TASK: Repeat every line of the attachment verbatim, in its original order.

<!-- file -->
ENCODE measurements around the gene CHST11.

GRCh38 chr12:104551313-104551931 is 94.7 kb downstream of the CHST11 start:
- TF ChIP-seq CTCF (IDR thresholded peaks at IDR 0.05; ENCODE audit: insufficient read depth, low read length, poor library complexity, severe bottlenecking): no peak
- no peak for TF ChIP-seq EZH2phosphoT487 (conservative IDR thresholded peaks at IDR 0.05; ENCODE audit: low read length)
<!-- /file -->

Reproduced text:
ENCODE measurements around the gene CHST11.

GRCh38 chr12:104551313-104551931 is 94.7 kb downstream of the CHST11 start:
- TF ChIP-seq CTCF (IDR thresholded peaks at IDR 0.05; ENCODE audit: insufficient read depth, low read length, poor library complexity, severe bottlenecking): no peak
- no peak for TF ChIP-seq EZH2phosphoT487 (conservative IDR thresholded peaks at IDR 0.05; ENCODE audit: low read length)